Meditating on everything. Or nothing.

For whatever reason, the last series of days allowed for no prose discussions. No sudden revelations of character or personality. So numbers of visitors falter off my sites, page counts drop to single digits.

   The poem grows and develops like Brendan: sudden spurts of energy, unexpected new logic    falling from his mouth.
At one time I would obsess over every statistic provided to me about traffic flow. Now, I no longer agonize over small attendance records: I need my sleep.
An infection swells on the right side of my head. Call it a dragon’s egg. An awkward hex. Sometimes at night it throbs with the body’s pulse. I take antibiotics. Place warm compresses. After two days it appears to be reducing in size. Slowly. Ever slowly.
Tonight I bathed Brendan. He may complain a little about the loss of time, but overall washing up is less problematic than it once was.

He seems to have stretched these last few days—have I said that already? Any given moment I look at him and his body transforms into a stronger state. A taller young man.

The yellow jasmine in the sie garden so far seems to survive the cold snap from earlier in the week—the arctic front which paralyzed much of the Midwest only glances at Houston. A slight lowering of temperatures into the freezing point, then a gradual return to spring-like weather.
At least the long poem project “The River, Fractured” motions forward, on a nightly basis. Some hours the lines appear easier than others—which makes common sense. I cannot expect every moment writing to be as successful as another.

The poem grows and develops like Brendan: sudden spurts of energy, unexpected new logic falling from his mouth. As of this moment, I have reached 2,102 fragmented entries—an intense stream of consciousness meditating on everything. Or nothing. A flow of creative commentary building on a grand scale.


  1. They are both block and creative inspiration - these 'sites' we maintain. Counting stats is probably the worst habit they encouraged (though you're right - that' a habit that dies away). A friend accuses me of 'intellectual masturbation' (actually he's funnier and ruder than that but...) - maintaining the blog is not to his liking. But the blog has given me an outlet I'd otherwise not have had. And I've 'met' people I'd otherwise not have met.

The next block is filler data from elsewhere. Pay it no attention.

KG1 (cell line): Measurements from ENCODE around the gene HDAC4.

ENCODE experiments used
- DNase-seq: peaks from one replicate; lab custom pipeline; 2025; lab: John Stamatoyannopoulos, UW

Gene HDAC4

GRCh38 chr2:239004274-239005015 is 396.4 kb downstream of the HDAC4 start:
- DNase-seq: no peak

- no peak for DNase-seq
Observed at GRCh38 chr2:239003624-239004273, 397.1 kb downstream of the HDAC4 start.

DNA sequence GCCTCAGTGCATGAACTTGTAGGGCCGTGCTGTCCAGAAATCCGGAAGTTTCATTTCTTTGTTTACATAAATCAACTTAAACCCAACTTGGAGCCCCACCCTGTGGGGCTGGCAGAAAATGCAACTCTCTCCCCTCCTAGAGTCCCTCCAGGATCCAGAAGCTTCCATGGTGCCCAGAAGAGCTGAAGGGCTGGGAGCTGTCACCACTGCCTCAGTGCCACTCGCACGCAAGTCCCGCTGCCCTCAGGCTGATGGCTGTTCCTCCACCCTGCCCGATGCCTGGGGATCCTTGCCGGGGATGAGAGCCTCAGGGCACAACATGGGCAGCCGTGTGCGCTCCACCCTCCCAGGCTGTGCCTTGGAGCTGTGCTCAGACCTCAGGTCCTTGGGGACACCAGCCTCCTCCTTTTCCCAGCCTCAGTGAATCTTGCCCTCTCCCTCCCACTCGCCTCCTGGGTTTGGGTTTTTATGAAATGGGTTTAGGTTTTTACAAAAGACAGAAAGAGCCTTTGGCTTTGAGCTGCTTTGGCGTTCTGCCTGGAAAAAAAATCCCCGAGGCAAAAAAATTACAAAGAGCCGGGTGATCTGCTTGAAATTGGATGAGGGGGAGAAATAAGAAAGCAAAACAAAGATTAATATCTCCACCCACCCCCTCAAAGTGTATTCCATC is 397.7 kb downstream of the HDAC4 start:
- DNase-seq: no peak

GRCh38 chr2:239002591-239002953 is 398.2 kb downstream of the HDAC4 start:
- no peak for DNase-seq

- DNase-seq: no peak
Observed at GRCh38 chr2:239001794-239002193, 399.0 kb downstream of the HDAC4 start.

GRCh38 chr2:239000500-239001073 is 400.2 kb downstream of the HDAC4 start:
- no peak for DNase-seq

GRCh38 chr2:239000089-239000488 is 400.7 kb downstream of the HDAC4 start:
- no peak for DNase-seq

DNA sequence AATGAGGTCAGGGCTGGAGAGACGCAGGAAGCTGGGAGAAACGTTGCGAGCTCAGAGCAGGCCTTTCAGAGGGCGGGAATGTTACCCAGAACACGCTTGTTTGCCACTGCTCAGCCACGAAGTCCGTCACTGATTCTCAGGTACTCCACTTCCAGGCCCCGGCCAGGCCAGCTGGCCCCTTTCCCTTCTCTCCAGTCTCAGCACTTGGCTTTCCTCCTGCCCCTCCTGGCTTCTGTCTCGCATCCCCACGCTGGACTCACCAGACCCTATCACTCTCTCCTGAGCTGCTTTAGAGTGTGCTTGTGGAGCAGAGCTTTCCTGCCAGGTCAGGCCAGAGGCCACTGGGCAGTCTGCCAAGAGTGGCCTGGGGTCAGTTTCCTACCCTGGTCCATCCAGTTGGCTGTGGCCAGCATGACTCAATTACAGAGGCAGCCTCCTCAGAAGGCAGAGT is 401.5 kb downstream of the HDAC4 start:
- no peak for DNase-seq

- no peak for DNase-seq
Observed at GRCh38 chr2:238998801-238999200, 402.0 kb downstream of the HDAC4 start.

Brendan sounds as though he's thriving. My lot are my joy and my muse and my torture. Which is just about right for a parent I think. I miss the early years though. Ana the baby is now almost 12. And I feel terribly old at 47 (though I know most of the parents of the very young kids I meet now are older than me again). I'm hoping to buy a copy of your book when it's published - you'll let me know when it's out? And the fragments below are wonderful - I am so curious about the commentary you're building.

    1. So much to respond to in one comment— :)
      Even with Spring Break this week I have only now been able to catch up with e-mails and the blog.

      Speaking of the blog: as long as it maintains itself and sustains you, then everything is fine. Anne Sexton began writing poetry as a means of mental survival at the suggestion of her therapist. (And there are others.) If writing remains for you as creative inspiration, then go for it. I began this experiment to learn how to talk more frequently about poetry, writing for my lectures. Build up the labyrinth of material in other words. In 2015 I am pulling back a little to build up further inspirations.

      Like the child, for instance. He's independent streak is developing in a stronger fashion everyday— and he is only four. Some days he needs me in a major dependent fashion— some days he is ready to conquer the moon.

      The book should be ready in a matter of weeks/months. We send out the final edited-draft this weekend. The process has been exhilarating to say the least.

      You will hear more, soon. Promise!


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